MUSCATINE — While a study looks positively on Iowa's K-12 funding, Superintendent Jerry Riibe cautioned Wednesday that even with per pupil spending increased, a declining enrollment will mean less education dollars to go around over time.
Iowa is among 19 states to have increased investment in elementary and secondary education since the 2008 recession according to a analysis by the Center on Budget and Policy Priorities. Though North Dakota, Illinois and Alaska each invested more, Iowa's total state funding per student, adjusted for inflation, increased by 20.6 percent between 2008 and 2015.
"Yes there was an increase, but in our case, we had a decline of enrollment so the actual money that we received was less than what we would have received the year before," Riibe said. "And some of the monies we received are categorical so it can only be spent on certain things."
He explained that some of the growth in education funding reported by the CBPP can be explained through contributions to categorical funds like the Teacher Leadership Fund. Even if the school district receives additional funding, if that addition is categorical, the school district's hands are tied in how they spend it.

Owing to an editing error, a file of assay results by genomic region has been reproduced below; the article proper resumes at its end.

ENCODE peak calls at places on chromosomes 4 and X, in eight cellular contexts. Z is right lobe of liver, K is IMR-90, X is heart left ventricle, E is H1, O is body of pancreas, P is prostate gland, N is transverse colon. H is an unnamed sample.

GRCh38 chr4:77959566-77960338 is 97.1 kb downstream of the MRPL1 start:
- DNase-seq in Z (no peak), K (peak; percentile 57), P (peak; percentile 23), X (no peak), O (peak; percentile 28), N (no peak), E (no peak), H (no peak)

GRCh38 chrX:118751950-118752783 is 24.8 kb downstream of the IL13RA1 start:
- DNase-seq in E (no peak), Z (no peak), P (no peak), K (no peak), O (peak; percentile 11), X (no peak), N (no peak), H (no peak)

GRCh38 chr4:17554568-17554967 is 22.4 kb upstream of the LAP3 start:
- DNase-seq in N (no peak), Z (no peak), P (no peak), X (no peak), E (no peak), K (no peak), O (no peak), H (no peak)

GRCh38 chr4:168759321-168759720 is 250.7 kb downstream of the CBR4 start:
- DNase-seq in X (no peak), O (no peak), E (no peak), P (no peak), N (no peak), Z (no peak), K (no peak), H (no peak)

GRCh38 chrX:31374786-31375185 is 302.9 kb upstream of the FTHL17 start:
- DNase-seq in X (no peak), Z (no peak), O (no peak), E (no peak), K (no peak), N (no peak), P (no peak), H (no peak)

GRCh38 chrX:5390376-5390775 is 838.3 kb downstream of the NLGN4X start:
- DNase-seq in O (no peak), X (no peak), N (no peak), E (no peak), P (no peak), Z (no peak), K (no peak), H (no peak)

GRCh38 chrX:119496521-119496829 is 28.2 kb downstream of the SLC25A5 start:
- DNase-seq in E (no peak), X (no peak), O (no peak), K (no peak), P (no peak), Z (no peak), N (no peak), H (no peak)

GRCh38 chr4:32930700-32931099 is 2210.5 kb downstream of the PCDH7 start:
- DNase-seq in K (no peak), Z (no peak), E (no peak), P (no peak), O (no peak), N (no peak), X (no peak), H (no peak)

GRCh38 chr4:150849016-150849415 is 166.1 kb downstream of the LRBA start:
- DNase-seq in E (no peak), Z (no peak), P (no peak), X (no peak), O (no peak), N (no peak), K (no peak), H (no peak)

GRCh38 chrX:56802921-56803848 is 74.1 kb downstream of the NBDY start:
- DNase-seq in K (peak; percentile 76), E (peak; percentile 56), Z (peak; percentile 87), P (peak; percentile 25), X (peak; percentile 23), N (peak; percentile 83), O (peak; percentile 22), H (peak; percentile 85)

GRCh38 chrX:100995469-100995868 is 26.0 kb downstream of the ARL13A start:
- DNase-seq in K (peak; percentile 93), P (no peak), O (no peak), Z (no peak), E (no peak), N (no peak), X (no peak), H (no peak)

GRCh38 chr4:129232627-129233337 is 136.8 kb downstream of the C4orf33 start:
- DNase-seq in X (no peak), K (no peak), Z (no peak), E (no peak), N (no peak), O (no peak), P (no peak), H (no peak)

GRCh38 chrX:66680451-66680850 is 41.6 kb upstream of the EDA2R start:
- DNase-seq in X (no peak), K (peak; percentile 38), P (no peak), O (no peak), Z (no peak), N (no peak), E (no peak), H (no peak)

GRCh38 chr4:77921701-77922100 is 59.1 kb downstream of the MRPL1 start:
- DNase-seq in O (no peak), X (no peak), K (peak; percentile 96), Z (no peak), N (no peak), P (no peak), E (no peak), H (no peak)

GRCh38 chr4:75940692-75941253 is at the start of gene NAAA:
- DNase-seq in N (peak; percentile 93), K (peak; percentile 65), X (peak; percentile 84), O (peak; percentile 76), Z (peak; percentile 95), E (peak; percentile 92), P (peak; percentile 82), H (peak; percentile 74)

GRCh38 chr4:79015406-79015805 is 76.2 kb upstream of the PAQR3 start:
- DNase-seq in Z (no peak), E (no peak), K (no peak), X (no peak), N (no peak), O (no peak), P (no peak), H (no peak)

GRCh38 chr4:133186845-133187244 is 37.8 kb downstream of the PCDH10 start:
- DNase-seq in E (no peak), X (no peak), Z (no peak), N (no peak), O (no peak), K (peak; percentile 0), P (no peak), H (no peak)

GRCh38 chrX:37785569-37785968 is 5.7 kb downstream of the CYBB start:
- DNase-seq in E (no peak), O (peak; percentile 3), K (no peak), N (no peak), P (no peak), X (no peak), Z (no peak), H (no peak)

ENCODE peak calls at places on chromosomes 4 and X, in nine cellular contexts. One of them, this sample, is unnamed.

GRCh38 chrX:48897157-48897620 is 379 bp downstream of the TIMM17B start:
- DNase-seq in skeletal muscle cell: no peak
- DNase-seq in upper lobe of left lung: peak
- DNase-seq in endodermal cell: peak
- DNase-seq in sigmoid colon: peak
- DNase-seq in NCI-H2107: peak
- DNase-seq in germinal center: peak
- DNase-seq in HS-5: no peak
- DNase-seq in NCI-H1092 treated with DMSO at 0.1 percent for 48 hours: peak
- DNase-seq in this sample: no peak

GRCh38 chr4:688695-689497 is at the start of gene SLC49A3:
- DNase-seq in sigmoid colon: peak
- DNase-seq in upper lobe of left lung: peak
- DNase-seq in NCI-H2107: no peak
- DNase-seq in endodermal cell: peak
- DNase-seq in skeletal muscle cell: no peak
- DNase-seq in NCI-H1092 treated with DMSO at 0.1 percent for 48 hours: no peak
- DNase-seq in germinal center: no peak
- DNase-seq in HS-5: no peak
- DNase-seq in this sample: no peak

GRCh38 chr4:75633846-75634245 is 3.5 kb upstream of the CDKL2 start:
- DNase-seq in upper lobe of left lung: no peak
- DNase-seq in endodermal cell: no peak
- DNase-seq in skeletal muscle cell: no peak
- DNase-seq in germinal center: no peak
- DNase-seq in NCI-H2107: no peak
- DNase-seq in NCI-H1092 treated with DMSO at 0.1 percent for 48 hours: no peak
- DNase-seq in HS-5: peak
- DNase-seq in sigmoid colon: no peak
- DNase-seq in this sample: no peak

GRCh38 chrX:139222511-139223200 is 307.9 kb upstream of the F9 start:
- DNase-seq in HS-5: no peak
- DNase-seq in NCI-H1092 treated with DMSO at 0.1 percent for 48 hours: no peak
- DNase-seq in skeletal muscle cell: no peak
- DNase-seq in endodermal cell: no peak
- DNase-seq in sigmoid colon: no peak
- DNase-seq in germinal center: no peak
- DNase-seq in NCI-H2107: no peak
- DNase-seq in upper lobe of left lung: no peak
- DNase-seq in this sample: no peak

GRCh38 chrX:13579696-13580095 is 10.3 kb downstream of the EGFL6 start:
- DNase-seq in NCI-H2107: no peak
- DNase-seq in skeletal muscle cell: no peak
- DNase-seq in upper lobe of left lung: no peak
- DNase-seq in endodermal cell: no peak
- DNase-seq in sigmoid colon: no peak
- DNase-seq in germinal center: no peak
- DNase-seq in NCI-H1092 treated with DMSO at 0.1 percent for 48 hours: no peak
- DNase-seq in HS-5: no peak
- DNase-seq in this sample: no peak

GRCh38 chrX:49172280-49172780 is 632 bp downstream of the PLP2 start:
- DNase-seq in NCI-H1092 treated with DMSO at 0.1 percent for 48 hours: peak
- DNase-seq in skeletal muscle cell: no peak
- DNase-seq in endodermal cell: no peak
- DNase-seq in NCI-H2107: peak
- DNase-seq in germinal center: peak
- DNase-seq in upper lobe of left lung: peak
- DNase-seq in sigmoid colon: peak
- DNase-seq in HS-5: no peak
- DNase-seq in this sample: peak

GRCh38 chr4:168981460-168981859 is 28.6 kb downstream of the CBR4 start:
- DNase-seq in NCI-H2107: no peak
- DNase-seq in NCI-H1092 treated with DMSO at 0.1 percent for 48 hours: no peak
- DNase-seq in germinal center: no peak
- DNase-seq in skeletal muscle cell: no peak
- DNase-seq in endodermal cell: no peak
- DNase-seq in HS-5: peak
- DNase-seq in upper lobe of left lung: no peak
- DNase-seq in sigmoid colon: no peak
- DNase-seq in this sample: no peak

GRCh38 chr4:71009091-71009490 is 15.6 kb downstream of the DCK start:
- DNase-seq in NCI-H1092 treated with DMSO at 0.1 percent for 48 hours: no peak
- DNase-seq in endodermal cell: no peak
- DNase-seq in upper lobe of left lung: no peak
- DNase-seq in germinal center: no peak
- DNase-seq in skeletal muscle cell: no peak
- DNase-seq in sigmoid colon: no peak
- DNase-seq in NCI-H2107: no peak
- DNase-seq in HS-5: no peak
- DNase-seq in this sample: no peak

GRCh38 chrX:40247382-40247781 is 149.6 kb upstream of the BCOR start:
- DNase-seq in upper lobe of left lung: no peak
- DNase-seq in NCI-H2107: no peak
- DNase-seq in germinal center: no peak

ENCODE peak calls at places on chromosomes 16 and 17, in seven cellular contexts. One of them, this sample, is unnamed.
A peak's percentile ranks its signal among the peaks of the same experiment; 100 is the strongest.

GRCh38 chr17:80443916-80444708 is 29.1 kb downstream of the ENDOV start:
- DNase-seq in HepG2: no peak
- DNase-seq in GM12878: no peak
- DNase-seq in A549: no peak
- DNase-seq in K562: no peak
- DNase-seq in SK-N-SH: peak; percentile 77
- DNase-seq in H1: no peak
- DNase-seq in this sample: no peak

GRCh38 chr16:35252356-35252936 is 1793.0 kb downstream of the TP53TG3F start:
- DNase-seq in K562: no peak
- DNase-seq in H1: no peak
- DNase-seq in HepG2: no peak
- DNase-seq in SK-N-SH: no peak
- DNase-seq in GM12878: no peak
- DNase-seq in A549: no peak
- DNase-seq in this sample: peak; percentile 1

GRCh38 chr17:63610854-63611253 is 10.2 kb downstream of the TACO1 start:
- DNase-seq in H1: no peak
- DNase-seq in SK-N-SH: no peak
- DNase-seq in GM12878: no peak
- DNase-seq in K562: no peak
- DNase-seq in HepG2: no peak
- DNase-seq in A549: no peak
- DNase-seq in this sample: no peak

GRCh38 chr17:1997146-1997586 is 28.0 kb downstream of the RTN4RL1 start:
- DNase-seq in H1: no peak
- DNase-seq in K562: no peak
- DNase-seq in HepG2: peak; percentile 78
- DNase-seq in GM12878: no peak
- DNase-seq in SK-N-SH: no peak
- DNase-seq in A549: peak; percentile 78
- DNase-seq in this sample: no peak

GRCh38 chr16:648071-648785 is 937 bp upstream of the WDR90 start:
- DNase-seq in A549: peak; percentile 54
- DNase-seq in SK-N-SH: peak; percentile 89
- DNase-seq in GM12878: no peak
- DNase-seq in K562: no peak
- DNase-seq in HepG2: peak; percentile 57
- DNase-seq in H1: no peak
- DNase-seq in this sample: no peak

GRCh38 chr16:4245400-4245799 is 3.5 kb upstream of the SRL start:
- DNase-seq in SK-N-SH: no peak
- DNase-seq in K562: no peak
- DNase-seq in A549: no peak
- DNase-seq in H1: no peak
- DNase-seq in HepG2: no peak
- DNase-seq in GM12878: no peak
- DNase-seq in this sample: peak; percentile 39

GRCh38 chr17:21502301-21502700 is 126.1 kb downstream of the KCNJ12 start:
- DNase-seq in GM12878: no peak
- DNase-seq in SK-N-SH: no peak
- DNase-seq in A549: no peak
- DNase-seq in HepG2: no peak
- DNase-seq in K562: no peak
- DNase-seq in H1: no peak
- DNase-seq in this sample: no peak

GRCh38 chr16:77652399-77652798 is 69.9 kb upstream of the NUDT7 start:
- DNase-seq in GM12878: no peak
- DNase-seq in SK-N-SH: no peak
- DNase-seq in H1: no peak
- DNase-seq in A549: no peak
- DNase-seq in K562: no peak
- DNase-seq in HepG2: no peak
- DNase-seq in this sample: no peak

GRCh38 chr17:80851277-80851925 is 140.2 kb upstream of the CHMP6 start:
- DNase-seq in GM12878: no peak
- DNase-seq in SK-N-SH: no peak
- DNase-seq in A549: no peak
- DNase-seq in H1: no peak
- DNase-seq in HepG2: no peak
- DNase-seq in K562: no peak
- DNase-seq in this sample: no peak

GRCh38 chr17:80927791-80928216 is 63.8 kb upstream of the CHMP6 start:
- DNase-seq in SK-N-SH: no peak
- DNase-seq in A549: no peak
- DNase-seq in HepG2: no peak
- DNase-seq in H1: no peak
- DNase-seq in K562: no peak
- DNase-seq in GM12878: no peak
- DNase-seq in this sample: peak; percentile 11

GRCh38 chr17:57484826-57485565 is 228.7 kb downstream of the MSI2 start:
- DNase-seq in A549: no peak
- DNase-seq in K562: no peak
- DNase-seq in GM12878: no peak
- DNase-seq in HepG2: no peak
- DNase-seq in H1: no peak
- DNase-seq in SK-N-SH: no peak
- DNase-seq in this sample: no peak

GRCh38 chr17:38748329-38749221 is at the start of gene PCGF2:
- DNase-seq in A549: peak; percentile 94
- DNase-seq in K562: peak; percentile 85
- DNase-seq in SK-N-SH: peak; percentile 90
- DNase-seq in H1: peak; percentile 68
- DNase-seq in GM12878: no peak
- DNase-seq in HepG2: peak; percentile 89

"Over the last five years we've cut maybe $6 (million) or $7 million from the budget but we haven't eliminated any programs," Riibe said. "We've done a lot restructuring and finding different ways to do things. But we're looking at a million dollar shortfall next year.
"We will continue to find ways to make sure our programs don't suffer," Riibe said. "But if you are to look at the next 10 years with a zero to 2 percent increase in state funding, we're not going to be able to sustain things as they are."
With his eyes to the future, Riibe is looking at systems the region has and what it could have.
"I've always said that we are struggling to fund a system that we probably would not replicate if we started from scratch," Riibe said. "There needs to be a conversation statewide about what we need from an education system. How are we going to fund that system, and what will it look like? Should it look the way that it did 80 years ago?"